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1  Using Arduino / Microcontrollers / Re: Hacking the Info Globe on: October 17, 2011, 12:00:28 am
I gave this a try about a year ago, working off the same PIC based tutorial you found. I managed to get a little further than you. I was able to send it basic letters most of the time, but never anything very long and I'd say that only about 70% of the characters got transmitted correctly. I chalked it up to not really understanding all the timings, and sort of figured that what I really needed was a scope measuring the signals as they went back and forth so that I could adjust my timings.

For what its worth, here's my hacked up working sketch. I'll see if I can find the globe still and maybe take a picture of my base IR short and my replacement IR setup.


Code:
int ir_pin = 8; //Sensor pin 1 wired through a 220 ohm resistor
int led_pin = 12;    //"Ready to Receive" flag, not needed but nice
int debug = 1;    //Serial connection must be started to debug
int start_bit = 2400; //Start bit threshold (Microseconds)
int bin_1 = 0;    //Binary 1 threshold (Microseconds)
int bin_0_start = 760;      //Binary 0 threshold (Microseconds)
int bin_0 = bin_0_start;      //Binary 0 threshold (Microseconds)
int bin_0_tweak = 0;      //Binary 0 threshold (Microseconds)
int searchSize = 30;
int dataOut = 0;
int guardTime = 0;
int loopCount = 0;

int switchPin = 10;
bool lastSwitchState;
bool currentSwitchState;
bool ledState;

void setup() {
 pinMode(led_pin, OUTPUT); //This shows when we're ready to recieve
 pinMode(ir_pin, OUTPUT);
 digitalWrite(led_pin, LOW); //not ready yet
 digitalWrite(ir_pin, LOW);   //not ready yet
 Serial.begin(9600);
 
 pinMode(switchPin, INPUT);
 lastSwitchState = digitalRead(switchPin);
 ledState = LOW;
}

void loop() {

   checkButton();

}


int sendIRKey(int dataOut) {

  int data[8];
 digitalWrite(led_pin, HIGH);     //Ok, i'm ready to send
 for (int i=0; i<8; i++)
   //data[i] = dataOut >> (i & B1);   //encode data as '1' or '0'
   if (dataOut & (B1<<i)) {
     data[i] = 1;
   } else {
     data[i] = 0;
   }

 // send startbit
 // oscillationWrite(ir_pin, start_bit);
 // send separation bit
 //digitalWrite(ir_pin, HIGH);
 //delayMicroseconds(guardTime);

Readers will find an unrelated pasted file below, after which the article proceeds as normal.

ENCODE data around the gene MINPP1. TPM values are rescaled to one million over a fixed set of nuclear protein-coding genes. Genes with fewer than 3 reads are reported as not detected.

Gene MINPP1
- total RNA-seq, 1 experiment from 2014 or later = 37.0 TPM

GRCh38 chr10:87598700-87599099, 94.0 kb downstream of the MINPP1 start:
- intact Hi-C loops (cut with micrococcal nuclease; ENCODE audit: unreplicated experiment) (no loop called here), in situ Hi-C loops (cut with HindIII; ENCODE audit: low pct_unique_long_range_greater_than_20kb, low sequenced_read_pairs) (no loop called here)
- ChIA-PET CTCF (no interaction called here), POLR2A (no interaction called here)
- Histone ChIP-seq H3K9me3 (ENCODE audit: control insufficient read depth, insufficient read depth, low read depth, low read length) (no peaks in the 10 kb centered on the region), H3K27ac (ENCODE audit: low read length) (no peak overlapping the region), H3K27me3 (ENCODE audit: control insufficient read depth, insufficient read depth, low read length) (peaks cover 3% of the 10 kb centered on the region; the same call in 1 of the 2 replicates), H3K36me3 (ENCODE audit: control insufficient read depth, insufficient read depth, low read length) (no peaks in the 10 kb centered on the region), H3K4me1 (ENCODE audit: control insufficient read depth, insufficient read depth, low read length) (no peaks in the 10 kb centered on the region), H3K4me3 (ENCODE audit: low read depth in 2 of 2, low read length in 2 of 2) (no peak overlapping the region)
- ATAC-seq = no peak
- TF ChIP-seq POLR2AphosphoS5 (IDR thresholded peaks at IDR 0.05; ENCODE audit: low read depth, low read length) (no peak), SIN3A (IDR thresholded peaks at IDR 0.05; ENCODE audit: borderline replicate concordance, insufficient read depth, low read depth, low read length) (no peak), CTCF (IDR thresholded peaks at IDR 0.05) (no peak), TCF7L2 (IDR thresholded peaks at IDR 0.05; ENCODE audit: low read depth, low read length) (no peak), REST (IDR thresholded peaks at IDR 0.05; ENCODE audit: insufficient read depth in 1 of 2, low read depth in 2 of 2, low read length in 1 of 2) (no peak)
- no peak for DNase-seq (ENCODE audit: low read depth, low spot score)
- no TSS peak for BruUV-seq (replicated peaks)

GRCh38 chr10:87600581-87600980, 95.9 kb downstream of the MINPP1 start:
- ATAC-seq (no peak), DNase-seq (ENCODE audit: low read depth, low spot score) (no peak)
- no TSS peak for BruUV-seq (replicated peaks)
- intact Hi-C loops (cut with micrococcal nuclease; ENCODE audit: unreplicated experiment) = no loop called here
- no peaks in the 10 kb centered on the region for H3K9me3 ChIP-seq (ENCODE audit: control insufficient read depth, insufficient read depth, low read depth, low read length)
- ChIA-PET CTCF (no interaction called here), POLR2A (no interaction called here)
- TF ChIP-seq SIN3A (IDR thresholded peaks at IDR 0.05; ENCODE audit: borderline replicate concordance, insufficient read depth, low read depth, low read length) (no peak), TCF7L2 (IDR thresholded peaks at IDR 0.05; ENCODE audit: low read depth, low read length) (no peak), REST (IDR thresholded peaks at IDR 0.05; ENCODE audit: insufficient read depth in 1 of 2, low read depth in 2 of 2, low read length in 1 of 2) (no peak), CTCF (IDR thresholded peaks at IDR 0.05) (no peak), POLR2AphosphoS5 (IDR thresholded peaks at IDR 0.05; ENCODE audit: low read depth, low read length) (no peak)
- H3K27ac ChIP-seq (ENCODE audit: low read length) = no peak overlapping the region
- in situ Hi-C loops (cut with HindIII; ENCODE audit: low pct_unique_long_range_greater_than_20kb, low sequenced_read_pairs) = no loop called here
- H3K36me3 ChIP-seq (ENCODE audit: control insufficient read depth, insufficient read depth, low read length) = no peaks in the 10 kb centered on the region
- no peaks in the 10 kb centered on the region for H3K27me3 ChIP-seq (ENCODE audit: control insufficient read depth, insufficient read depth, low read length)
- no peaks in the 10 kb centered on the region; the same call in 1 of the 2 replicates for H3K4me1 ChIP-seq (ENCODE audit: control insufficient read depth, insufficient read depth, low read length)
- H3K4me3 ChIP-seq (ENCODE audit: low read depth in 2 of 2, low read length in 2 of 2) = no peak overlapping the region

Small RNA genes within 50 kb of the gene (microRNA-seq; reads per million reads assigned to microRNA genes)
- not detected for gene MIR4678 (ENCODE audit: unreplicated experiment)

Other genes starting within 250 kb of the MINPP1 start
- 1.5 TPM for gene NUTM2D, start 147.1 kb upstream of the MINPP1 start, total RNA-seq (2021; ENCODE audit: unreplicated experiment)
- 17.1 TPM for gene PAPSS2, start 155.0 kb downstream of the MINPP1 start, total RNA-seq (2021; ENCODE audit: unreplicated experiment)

// startTime = millis();
 
 // send the whole string of data
 for (int i=7; i>=0; i--) {
   //digitalWrite(ir_pin, LOW);
   //if (data[i] == 0) delayMicroseconds(bin_0);
   //else delayMicroseconds(bin_1);
   if (data[i] == 0) {
      oscillationWrite(ir_pin, bin_0);
   } else {
     // oscillationWrite(ir_pin, bin_1);
     digitalWrite(ir_pin, LOW);
     delayMicroseconds(1010 - bin_1);
   }
   
   // Serial.print(data[i]);

   // send separation bit
   // digitalWrite(ir_pin, HIGH);
   // delayMicroseconds(guardTime);
 }
 
 /*
 endTime = millis();
 duration = endTime - startTime;
 Serial.print(' ');
 Serial.print(duration);
 Serial.println();
 */

 digitalWrite(led_pin, LOW);     //done sending
 // return dataOut;     //Return key number
}

// this will write an oscillation at 38KHz for a certain time in useconds
void oscillationWrite(int pin, int time) {
 for(int i = 0; i <= time/26; i++) {
   digitalWrite(pin, HIGH);
   delayMicroseconds(13);
   digitalWrite(pin, LOW);
   delayMicroseconds(13);
 }
}

void checkButton() {
  currentSwitchState = digitalRead(switchPin);
  Serial.println(currentSwitchState);
  if (currentSwitchState != lastSwitchState) {
    if (currentSwitchState == LOW) {
      // button depressed
      sendSignal();
    }
    delay(50);
  }
 
  lastSwitchState = currentSwitchState;
}

void sendSignal() {
   sendIRKey(0x01);
   //sendIRKey(0x48); // H
   //sendIRKey(0x49); // I
   
   /*
   sendIRKey(0x48); // H
   sendIRKey(0x45); // E
   sendIRKey(0x4C); // L
   sendIRKey(0x4C); // L
   sendIRKey(0x4F); // O
   sendIRKey(0x20); //